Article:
Does poetry need a special day?

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It's National Poetry Day (7 Oct) - and this week has seen a flurry of activity in the world of poetry.

At the start of the week, Roger McGough wrote two Tube strike poems. Since then, the winners of the Forward Poetry Prizes and the Foyle Young Poets of the Year Award have been announced.

Publisher Faber has made four short films with writing tips from poets, including this year's National Poetry Day poet-in-residence Daljit Nagra.

We asked six poets about their thoughts on National Poetry Day, and about their latest work.

ADELLE STRIPE

Adelle Stripe

Start Quote

The literary world is full of people who love the sound of their own voices.”

End Quote Adelle Stripe

Adelle Stripe lives in Mytholmroyd, Yorkshire. In 2006, she was a founding member of The Brutalists, a group of young writers with a back-to-basics approach to poetry. Her most recent poetry collection was 2009's Cigarettes in Bed.

Why does poetry need to have a special day?

There aren't enough people who give poetry a try. Many are put off from being force-fed Milton at school, and never want to return. The only time most people read or hear poetry is at a funeral or a wedding. If having a special day for poetry helps introduce new audiences then it can only be a good thing.

What sort of a poet are you?

A wild card who occasionally hits the mark.

Name one essential item in a poet's toolkit.

A fountain pen, it manages to extract far superior stanzas than your average biro.

Tell us about the last poem you wrote.

It was during a poetry MA workshop at Manchester University this week. It doesn't have a name yet but is based around a dungaree clip, growing up next to an industrial estate and pigs' ears.

Do you know what the next poem will be?

I am writing a long poem, broken into cantos called The Beast I Am. It is set in Chapeltown (Leeds) around the time of The Yorkshire Ripper and the race riots. The poem is wedged between psychogeography, kitchen sink realism, myth, historical fact and dub reggae. I have no idea if it will work, but I suppose the blind uncertainty is part of the poetic process.

Quote a line from one of your poems that you like reading aloud.

"Where copycat suicides became the norm/ Fifteen minute fame from a noose in Tadcaster." (From Last Orders)

What will you be doing on National Poetry Day?

Watching TV. Procrastinating. Hiding from the weather. Writing. All the things I do every day. I'm not really into poetry readings, they can be incredibly boring. The literary world is full of people who love the sound of their own voices - it can be quite an ordeal, even for the most hardened poetry geeks.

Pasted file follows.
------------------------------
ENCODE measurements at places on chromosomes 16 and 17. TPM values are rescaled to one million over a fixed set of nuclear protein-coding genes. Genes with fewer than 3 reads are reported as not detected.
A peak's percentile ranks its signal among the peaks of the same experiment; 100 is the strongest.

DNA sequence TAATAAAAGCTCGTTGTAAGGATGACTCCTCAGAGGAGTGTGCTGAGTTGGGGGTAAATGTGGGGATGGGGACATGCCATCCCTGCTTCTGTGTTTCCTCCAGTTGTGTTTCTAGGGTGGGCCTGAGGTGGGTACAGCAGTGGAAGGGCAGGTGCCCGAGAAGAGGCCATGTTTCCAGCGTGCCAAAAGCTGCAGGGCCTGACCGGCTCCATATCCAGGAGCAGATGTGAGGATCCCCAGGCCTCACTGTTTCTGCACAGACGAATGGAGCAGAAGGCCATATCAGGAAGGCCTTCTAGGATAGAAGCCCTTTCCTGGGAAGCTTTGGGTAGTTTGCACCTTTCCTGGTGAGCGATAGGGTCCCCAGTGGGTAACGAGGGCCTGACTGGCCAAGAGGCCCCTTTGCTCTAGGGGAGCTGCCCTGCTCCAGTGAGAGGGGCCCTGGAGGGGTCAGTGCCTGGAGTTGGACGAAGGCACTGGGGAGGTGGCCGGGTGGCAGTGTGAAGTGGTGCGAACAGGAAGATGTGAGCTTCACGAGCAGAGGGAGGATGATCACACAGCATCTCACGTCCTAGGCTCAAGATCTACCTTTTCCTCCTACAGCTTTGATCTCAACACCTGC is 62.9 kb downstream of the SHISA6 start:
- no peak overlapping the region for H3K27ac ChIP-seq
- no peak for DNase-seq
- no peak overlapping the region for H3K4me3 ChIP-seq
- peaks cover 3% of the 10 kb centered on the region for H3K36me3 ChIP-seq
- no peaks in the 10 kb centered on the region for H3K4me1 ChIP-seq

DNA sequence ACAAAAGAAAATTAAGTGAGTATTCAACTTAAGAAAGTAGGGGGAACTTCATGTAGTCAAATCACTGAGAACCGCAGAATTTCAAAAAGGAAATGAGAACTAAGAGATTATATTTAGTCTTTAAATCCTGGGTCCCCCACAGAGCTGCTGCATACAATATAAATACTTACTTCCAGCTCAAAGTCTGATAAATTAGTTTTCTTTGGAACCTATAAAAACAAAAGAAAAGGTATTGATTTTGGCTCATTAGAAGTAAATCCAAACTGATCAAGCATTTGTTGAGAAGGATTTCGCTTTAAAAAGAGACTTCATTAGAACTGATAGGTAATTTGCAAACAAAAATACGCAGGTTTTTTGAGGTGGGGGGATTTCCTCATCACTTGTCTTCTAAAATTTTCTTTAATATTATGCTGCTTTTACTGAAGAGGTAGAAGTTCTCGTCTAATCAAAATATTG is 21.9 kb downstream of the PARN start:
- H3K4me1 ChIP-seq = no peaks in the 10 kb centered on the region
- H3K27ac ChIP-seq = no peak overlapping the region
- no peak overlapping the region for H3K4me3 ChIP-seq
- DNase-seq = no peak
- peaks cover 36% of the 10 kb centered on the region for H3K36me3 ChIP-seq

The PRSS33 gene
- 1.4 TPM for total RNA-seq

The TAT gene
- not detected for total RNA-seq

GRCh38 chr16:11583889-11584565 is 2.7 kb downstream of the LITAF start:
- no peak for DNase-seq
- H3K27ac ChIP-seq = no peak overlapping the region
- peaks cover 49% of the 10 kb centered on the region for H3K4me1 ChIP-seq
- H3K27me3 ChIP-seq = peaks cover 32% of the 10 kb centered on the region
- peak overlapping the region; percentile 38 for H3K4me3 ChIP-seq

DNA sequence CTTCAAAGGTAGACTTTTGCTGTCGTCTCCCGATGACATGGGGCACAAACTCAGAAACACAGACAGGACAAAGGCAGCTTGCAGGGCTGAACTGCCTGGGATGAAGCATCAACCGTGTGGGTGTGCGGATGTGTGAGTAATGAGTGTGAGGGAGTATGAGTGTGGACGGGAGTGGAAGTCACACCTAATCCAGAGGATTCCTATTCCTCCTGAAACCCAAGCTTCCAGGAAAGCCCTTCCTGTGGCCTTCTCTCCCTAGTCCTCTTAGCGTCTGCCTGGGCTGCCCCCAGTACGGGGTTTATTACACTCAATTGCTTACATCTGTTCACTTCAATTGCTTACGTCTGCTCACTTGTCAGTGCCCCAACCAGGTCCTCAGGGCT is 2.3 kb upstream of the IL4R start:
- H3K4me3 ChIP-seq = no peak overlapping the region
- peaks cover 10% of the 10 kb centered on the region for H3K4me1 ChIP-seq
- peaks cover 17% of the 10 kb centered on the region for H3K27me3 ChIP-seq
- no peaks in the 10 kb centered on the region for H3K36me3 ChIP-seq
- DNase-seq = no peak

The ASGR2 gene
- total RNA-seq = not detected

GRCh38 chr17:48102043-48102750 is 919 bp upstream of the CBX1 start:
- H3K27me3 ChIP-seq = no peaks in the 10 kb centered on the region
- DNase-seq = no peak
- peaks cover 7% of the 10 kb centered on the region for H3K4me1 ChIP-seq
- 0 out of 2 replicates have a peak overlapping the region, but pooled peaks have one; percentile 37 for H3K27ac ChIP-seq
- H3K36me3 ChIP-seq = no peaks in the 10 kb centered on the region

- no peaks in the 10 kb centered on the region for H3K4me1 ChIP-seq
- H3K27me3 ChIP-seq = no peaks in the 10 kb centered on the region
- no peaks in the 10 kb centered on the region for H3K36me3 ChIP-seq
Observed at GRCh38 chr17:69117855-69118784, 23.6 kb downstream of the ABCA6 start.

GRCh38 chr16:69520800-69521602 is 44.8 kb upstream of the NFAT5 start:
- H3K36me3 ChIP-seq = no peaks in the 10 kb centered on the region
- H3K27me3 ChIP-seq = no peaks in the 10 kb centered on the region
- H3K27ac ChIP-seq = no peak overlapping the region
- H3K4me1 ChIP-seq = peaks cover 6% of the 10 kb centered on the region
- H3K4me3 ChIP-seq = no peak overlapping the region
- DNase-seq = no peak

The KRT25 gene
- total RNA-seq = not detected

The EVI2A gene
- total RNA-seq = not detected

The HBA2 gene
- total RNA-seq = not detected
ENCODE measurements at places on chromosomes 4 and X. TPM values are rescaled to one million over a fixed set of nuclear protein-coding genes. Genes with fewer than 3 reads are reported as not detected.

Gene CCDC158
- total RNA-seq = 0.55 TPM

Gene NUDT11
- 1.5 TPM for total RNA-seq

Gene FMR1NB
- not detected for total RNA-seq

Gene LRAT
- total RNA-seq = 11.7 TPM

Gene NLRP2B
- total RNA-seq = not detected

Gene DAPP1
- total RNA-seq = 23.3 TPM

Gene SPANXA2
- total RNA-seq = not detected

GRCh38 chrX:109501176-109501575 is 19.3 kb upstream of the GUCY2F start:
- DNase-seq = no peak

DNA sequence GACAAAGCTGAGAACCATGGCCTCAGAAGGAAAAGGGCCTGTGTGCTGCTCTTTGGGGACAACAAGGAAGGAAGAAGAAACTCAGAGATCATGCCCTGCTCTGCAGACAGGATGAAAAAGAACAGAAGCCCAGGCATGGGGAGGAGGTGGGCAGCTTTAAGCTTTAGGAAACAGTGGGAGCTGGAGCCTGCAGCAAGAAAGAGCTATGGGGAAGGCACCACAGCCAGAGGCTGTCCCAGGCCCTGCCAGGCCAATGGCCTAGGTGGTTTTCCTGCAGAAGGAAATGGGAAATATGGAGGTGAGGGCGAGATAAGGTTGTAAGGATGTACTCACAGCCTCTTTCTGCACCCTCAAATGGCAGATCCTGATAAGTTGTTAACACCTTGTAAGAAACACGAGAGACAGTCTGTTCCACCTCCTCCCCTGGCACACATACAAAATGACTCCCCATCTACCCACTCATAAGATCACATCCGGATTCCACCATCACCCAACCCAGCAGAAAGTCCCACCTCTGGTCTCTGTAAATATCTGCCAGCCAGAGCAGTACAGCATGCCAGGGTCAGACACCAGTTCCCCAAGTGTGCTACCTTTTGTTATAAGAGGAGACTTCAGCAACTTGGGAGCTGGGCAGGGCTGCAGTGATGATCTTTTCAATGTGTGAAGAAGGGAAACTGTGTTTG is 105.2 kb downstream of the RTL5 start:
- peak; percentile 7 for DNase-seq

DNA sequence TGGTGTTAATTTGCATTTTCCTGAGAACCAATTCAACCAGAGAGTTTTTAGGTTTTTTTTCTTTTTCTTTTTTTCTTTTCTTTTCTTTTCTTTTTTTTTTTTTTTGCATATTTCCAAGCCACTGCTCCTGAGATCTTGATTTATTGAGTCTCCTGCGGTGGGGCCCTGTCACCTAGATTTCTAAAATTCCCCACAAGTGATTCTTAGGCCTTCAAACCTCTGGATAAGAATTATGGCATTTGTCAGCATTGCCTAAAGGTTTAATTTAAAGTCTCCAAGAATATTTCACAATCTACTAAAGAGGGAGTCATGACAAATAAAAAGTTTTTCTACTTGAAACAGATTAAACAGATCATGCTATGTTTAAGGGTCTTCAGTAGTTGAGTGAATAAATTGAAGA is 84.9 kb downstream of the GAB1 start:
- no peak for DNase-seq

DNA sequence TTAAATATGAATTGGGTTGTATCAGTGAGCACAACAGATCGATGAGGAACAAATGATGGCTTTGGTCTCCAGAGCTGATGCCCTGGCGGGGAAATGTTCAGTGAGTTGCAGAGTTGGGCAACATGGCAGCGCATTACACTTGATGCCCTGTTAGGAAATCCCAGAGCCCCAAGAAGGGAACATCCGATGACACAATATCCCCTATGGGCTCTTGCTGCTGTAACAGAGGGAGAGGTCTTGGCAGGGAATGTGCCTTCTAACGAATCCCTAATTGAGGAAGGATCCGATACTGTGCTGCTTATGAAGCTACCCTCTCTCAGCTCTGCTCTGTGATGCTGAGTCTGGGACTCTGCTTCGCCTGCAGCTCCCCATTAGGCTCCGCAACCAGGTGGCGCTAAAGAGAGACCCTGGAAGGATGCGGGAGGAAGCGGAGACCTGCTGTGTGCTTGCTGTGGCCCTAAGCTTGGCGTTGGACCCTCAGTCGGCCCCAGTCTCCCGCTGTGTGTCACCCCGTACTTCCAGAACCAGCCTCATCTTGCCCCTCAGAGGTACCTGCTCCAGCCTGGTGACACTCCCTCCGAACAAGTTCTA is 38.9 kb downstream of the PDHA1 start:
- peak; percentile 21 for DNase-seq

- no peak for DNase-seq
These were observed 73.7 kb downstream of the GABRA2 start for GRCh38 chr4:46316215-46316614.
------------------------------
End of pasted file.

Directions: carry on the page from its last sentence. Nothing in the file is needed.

DALJIT NAGRA

Daljit Nagra

Start Quote

I write so many more poems than I keep”

End Quote Daljit Nagra

Daljit Nagra was born and raised in West London, then Sheffield, and currently teaches in Willesden. His first collection - Look We Have Coming to Dover! - won the 2007 Forward Prize for best first collection. He is poet-in-residence for this year's National Poetry Day.

Why does poetry need to have a special day?

It's always going to be a marginal form, so it's good to foreground it for just a few hours as something worthy of national status.

What sort of a poet are you?

A serious poet with comic poems. I find humorous ways to approach complex ideas like the multi-ethnic society.

Name one essential item in a poet's toolkit.

The voicebox. And the voicebox within the poem.

Tell us about the last poem you wrote.

It was the commission for National Poetry Day - it's got an Indian title Gunga Jumna (sky, earth) .

People often talk about wanting to go back to their roots to their homeland, and the poem imagines someone going back - trying to capture that exoticised feeling they were after.

Do you know what the next poem will be?

No idea. I'm editing several, some might get discarded, some might be finished and kept. I write so many more poems than I keep.

Quote a line from one of your poems that you like reading aloud.

"Burdened, ennobled - poling sparks across pylon and pylon." (from Look We Have Coming To Dover!)

What will you be doing on National Poetry Day?

I'll be reading at the South Bank with other poets such as Simon Armitage, and I'll be on standby for the day. I might be called in to do the odd interview. I'll be hanging out by the River Thames just waiting to be summoned.

DREADLOCKALIEN

Dreadlockalien

Start Quote

The youngsters have decided that just a microphone and poet isn't good enough any more”

End Quote Dreadlockalien

Dreadlockalien is a performance poet based in the Midlands. He was Birmingham's Poet Laureate in 2006. He runs arts educational workshops for companies and schools, and was a judge for this year's Forward Poetry Prize.

Why does poetry need to have a special day?

I think any art form or social cause needs one day of focused profiling. We'd love a month!

What sort of a poet are you?

I'm strictly live literature - never been printed, never want to be printed.

Name one essential item in a poet's toolkit.

People skills are important, confidence, being able to own and deliver your material well.

Tell us about the last poem you wrote.

A poem called Too Late - a collaborative poly-vocal piece I'm writing for four people with audience interaction. It's a bit like a stand-up comedy routine. It's about all those tiny moments in life when it is too late. It's the embryonic start of a big show I'm writing. The youngsters have decided that just a microphone and poet isn't good enough any more.

Quote a line from one of your poems that you like reading aloud.

"You never see a stand-up comic reading from a joke book/ So why should a poet read from a notebook?" (From I Wanna Hear Poetry)

What will you be doing on National Poetry Day?

Earning double time! Last year I got on Breakfast TV at the very last minute.

FELIX DENNIS

Felix Dennis

Start Quote

Poetry is not for wimps”

End Quote Felix Dennis